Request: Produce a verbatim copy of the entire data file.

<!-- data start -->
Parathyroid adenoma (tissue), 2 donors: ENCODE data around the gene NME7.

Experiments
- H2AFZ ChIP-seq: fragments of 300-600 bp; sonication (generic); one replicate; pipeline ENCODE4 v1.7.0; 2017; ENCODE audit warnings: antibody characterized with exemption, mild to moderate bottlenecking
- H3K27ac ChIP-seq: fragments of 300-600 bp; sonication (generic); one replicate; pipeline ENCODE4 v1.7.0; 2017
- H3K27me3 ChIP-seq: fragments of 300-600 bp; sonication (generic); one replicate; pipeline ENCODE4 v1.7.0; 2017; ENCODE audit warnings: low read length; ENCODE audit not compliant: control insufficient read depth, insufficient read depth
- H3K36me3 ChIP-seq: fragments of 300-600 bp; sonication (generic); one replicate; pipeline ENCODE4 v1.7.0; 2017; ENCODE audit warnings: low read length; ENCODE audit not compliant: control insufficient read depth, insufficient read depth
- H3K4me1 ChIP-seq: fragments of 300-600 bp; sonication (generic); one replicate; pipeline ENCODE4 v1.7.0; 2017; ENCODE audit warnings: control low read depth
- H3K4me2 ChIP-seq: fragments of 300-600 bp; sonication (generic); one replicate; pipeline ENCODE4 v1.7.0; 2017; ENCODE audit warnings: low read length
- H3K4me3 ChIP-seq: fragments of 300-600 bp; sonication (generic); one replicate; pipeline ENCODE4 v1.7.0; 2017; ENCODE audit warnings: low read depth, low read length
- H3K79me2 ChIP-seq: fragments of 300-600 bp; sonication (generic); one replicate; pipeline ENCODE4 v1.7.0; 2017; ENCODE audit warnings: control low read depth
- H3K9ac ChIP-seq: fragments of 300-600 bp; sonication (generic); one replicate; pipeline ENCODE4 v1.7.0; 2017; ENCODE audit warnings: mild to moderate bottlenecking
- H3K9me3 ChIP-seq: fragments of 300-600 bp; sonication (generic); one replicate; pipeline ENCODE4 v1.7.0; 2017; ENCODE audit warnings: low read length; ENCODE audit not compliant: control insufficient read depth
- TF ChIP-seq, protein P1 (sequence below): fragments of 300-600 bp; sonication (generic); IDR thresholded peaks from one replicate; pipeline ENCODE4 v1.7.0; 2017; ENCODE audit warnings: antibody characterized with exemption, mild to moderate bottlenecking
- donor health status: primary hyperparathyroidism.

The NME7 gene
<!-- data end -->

Parathyroid adenoma (tissue), 2 donors: ENCODE data around the gene NME7.

Experiments
- H2AFZ ChIP-seq: fragments of 300-600 bp; sonication (generic); one replicate; pipeline ENCODE4 v1.7.0; 2017; ENCODE audit warnings: antibody characterized with exemption, mild to moderate bottlenecking
- H3K27ac ChIP-seq: fragments of 300-600 bp; sonication (generic); one replicate; pipeline ENCODE4 v1.7.0; 2017
- H3K27me3 ChIP-seq: fragments of 300-600 bp; sonication (generic); one replicate; pipeline ENCODE4 v1.7.0; 2017; ENCODE audit warnings: low read length; ENCODE audit not compliant: control insufficient read depth, insufficient read depth
- H3K36me3 ChIP-seq: fragments of 300-600 bp; sonication (generic); one replicate; pipeline ENCODE4 v1.7.0; 2017; ENCODE audit warnings: low read length; ENCODE audit not compliant: control insufficient read depth, insufficient read depth
- H3K4me1 ChIP-seq: fragments of 300-600 bp; sonication (generic); one replicate; pipeline ENCODE4 v1.7.0; 2017; ENCODE audit warnings: control low read depth
- H3K4me2 ChIP-seq: fragments of 300-600 bp; sonication (generic); one replicate; pipeline ENCODE4 v1.7.0; 2017; ENCODE audit warnings: low read length
- H3K4me3 ChIP-seq: fragments of 300-600 bp; sonication (generic); one replicate; pipeline ENCODE4 v1.7.0; 2017; ENCODE audit warnings: low read depth, low read length
- H3K79me2 ChIP-seq: fragments of 300-600 bp; sonication (generic); one replicate; pipeline ENCODE4 v1.7.0; 2017; ENCODE audit warnings: control low read depth
- H3K9ac ChIP-seq: fragments of 300-600 bp; sonication (generic); one replicate; pipeline ENCODE4 v1.7.0; 2017; ENCODE audit warnings: mild to moderate bottlenecking
- H3K9me3 ChIP-seq: fragments of 300-600 bp; sonication (generic); one replicate; pipeline ENCODE4 v1.7.0; 2017; ENCODE audit warnings: low read length; ENCODE audit not compliant: control insufficient read depth
- TF ChIP-seq, protein P1 (sequence below): fragments of 300-600 bp; sonication (generic); IDR thresholded peaks from one replicate; pipeline ENCODE4 v1.7.0; 2017; ENCODE audit warnings: antibody characterized with exemption, mild to moderate bottlenecking
- donor health status: primary hyperparathyroidism.

The NME7 gene